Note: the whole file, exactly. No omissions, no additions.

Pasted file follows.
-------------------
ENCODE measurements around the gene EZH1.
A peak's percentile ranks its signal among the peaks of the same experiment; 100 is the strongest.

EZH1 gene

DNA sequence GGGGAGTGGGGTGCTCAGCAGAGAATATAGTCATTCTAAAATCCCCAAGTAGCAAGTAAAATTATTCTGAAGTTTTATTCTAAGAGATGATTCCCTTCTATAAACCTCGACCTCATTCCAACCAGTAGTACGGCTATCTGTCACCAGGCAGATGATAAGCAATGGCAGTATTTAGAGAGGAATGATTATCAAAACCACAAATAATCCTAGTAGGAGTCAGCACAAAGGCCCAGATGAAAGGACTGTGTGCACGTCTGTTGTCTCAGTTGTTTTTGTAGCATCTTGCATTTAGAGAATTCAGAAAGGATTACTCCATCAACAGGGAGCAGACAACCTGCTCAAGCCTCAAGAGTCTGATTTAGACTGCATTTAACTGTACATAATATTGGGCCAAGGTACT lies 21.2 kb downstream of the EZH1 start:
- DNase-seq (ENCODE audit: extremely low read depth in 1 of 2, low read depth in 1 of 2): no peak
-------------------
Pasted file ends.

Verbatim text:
ENCODE measurements around the gene EZH1.
A peak's percentile ranks its signal among the peaks of the same experiment; 100 is the strongest.

EZH1 gene

DNA sequence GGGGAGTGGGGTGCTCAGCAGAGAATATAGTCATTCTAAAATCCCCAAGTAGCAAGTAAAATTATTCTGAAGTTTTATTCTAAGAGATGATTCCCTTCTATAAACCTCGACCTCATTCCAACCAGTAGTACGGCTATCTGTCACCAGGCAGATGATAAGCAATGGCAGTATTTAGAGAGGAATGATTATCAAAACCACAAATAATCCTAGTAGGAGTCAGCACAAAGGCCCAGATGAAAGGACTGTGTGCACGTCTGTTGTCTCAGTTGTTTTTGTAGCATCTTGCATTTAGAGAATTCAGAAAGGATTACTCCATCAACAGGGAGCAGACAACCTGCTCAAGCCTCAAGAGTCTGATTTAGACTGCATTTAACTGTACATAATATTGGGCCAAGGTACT lies 21.2 kb downstream of the EZH1 start:
- DNase-seq (ENCODE audit: extremely low read depth in 1 of 2, low read depth in 1 of 2): no peak